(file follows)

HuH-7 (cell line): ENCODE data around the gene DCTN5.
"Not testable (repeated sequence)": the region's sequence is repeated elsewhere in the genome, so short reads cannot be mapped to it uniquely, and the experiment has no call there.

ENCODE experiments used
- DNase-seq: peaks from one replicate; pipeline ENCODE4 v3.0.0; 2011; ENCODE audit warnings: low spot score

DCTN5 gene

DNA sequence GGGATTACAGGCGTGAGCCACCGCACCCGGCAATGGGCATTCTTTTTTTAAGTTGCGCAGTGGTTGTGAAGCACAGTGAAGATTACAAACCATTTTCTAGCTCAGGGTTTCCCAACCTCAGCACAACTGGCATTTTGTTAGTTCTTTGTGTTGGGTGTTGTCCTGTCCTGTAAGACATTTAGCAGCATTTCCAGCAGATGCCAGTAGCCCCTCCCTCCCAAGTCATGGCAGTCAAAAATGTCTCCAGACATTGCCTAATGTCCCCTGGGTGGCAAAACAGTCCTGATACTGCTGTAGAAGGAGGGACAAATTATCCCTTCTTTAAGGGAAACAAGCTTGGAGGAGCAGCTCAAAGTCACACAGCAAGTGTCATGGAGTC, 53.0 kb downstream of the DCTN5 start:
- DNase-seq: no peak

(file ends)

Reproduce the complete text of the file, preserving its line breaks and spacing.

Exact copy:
HuH-7 (cell line): ENCODE data around the gene DCTN5.
"Not testable (repeated sequence)": the region's sequence is repeated elsewhere in the genome, so short reads cannot be mapped to it uniquely, and the experiment has no call there.

ENCODE experiments used
- DNase-seq: peaks from one replicate; pipeline ENCODE4 v3.0.0; 2011; ENCODE audit warnings: low spot score

DCTN5 gene

DNA sequence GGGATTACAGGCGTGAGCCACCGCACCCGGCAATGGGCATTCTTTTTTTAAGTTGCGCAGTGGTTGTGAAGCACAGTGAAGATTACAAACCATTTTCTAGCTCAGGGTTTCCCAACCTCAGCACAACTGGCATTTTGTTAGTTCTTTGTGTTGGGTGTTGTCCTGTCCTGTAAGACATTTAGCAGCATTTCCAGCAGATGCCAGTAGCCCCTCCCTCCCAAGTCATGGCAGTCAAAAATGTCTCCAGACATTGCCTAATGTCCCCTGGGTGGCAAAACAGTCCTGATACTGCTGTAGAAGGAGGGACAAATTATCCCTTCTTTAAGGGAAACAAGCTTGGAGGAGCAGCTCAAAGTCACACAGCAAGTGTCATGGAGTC, 53.0 kb downstream of the DCTN5 start:
- DNase-seq: no peak